Joan Meier is a Professor of Clinical Law and Director of the National Family Violence Law Center at the George Washington University Law School. Professor Meier has been a clinical law professor for 29 years at GW Law, where she founded three pioneering and nationally recognized interdisciplinary domestic violence clinical programs. She has published widely on domestic violence, custody, clinical teaching, criminal procedure, and various Supreme Court decisions. Her major study, “Child Custody Outcomes in Cases Involving Parental Alienation and Abuse Allegations,” funded by the National Institute of Justice, was completed in 2019. Its findings have been written about in scholarship and multiple media outlets including The Washington Post and The New Yorker.
In August 2019, Professor Meier stepped down from the Domestic Violence Legal Empowerment and Appeals Project (DV LEAP), the nonprofit she founded in 2003 to provide pro bono appeals in domestic violence cases. While at DV LEAP, she was the co-author of eleven amicus briefs and three party briefs in the U.S. Supreme Court. She also represented domestic violence organizations and survivors of domestic violence in state court appeals all over the country and in Washington, DC. DV LEAP’s cases involved custody and child protection, enforcement of civil protection orders, criminal prosecution of batterers, and other issues. Professor Meier has provided numerous trainings for judges, psychologists, lawyers, domestic violence coalitions, and others on best practices in adjudication of domestic violence and family court litigation and on her empirical research.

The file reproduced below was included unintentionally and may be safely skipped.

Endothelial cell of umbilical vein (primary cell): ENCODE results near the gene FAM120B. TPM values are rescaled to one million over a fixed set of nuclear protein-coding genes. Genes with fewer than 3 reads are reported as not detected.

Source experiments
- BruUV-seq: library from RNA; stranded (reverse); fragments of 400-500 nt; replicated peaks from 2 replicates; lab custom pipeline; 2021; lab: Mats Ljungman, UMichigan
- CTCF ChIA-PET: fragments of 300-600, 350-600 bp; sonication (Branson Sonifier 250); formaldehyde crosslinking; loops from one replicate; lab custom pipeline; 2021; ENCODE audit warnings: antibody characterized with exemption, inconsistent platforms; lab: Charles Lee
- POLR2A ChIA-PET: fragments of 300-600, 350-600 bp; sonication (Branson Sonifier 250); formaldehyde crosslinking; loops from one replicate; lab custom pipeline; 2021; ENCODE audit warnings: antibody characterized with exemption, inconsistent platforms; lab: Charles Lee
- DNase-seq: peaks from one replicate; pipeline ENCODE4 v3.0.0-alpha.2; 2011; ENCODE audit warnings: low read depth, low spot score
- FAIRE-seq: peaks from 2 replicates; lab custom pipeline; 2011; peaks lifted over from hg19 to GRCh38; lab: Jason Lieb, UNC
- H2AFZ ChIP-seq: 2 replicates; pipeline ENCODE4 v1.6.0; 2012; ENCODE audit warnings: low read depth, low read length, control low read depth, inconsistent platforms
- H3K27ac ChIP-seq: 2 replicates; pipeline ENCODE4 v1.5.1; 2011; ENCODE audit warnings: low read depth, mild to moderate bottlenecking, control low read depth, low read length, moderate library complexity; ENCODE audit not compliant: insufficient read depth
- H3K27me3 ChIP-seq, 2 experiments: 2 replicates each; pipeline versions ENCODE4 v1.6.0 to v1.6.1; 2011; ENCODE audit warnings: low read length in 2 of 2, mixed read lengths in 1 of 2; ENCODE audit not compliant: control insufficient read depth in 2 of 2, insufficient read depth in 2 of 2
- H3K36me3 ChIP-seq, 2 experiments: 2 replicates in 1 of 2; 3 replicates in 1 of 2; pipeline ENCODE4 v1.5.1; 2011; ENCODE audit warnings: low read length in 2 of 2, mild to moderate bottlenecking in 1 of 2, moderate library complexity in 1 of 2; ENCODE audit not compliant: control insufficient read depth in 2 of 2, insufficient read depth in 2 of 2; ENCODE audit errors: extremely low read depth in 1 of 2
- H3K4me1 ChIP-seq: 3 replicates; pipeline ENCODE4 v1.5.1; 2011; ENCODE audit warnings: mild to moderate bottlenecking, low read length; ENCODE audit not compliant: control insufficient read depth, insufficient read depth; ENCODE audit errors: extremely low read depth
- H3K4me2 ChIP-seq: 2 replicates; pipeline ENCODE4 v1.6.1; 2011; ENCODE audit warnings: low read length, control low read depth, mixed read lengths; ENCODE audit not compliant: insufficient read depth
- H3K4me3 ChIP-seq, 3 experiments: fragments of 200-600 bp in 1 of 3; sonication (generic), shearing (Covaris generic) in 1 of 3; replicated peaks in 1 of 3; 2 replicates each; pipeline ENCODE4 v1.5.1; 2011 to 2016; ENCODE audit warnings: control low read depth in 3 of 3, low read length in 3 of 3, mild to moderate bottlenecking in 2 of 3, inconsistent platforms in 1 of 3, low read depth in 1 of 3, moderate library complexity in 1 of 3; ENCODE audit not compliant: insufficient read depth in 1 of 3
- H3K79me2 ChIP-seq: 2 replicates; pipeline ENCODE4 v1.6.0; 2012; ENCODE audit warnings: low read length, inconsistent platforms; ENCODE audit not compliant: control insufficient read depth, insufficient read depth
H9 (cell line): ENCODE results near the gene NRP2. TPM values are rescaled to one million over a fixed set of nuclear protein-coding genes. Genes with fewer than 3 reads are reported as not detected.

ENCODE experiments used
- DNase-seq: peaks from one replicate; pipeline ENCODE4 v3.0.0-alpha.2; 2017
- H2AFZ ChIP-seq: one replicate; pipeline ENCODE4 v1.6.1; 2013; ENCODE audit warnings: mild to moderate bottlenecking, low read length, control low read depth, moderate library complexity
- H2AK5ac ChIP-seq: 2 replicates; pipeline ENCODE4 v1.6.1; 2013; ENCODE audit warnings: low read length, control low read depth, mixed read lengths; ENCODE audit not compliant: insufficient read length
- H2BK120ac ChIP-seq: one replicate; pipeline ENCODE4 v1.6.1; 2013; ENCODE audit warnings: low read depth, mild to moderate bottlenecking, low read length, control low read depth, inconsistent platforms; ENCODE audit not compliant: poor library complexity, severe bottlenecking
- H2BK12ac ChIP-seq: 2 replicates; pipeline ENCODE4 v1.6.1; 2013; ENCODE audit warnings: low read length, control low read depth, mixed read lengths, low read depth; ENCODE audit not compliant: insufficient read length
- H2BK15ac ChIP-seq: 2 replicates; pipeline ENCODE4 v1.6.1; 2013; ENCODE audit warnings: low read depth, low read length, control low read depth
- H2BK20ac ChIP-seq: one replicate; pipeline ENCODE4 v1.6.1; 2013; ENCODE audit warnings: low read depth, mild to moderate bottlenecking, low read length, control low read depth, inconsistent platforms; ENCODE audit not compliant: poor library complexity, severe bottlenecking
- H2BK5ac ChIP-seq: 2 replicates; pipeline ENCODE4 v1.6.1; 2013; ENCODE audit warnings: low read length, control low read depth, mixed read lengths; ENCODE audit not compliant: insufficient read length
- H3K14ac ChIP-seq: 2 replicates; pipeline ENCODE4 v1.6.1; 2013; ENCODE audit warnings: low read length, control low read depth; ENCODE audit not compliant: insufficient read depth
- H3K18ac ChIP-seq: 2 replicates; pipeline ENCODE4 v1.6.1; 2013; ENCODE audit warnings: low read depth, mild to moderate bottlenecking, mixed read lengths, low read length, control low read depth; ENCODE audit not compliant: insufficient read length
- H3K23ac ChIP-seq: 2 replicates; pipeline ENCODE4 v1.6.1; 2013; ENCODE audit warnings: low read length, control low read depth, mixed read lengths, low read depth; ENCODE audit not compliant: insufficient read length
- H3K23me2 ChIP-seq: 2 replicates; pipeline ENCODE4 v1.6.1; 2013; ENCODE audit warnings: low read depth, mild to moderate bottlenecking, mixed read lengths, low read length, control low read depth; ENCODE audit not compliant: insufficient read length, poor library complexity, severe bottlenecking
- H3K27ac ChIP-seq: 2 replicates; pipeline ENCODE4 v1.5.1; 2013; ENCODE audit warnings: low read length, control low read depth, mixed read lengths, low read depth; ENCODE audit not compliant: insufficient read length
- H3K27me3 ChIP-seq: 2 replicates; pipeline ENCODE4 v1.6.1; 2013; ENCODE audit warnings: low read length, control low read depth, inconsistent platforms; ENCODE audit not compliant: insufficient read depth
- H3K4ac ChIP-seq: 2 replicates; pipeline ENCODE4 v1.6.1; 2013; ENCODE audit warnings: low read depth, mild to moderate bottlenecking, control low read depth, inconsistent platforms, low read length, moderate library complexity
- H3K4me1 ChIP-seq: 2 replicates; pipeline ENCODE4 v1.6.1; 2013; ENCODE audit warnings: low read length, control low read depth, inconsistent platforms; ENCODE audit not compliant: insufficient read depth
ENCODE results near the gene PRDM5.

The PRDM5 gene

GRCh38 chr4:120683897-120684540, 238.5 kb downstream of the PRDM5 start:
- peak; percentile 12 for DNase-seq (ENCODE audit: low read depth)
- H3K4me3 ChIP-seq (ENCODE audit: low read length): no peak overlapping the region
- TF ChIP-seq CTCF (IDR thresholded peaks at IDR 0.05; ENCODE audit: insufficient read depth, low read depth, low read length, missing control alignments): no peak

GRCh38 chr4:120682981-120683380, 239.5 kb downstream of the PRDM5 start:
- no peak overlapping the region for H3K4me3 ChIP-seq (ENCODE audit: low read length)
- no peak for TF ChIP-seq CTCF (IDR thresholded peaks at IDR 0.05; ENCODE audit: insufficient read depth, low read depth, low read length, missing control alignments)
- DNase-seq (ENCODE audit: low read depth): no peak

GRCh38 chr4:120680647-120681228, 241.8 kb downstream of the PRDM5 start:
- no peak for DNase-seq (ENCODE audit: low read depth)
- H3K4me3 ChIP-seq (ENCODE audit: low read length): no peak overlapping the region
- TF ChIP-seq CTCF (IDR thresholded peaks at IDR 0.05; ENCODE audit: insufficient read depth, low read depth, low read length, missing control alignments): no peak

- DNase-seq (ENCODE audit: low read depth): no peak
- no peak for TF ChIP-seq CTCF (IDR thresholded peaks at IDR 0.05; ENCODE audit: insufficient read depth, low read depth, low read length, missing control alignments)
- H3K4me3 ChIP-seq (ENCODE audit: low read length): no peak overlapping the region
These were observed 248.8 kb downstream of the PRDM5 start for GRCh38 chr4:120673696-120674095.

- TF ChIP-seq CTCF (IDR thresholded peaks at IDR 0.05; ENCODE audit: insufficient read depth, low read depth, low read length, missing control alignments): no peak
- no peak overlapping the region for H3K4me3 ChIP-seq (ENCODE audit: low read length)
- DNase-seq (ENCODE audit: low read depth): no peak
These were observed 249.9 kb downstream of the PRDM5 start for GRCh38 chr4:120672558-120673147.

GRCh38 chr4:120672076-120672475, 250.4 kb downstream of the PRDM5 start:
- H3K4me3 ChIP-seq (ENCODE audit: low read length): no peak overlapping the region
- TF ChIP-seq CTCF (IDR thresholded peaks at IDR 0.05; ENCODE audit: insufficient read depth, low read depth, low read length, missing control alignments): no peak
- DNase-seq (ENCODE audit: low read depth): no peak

DV LEAP and Professor Meier have received several awards, including among others, the American Bar Association’s first ever Sharon L. Corbitt Award, which recognizes exceptional service and leadership in improving the legal response to domestic violence, dating violence, sexual assault and/or stalking; and the Outstanding Leadership Award from Justice for Children in 2007. Professor Meier received the Cahn Award from the National Equal Justice Library for her article on domestic violence and welfare reform. She was featured as a commentator in “Breaking the Silence: Children’s Voices,” the PBS documentary that aired in October 2005.
She graduated magna cum laude from Harvard University in 1980, cum laude from the University of Chicago Law School in 1983, and clerked on the US Court of Appeals for the Seventh Circuit.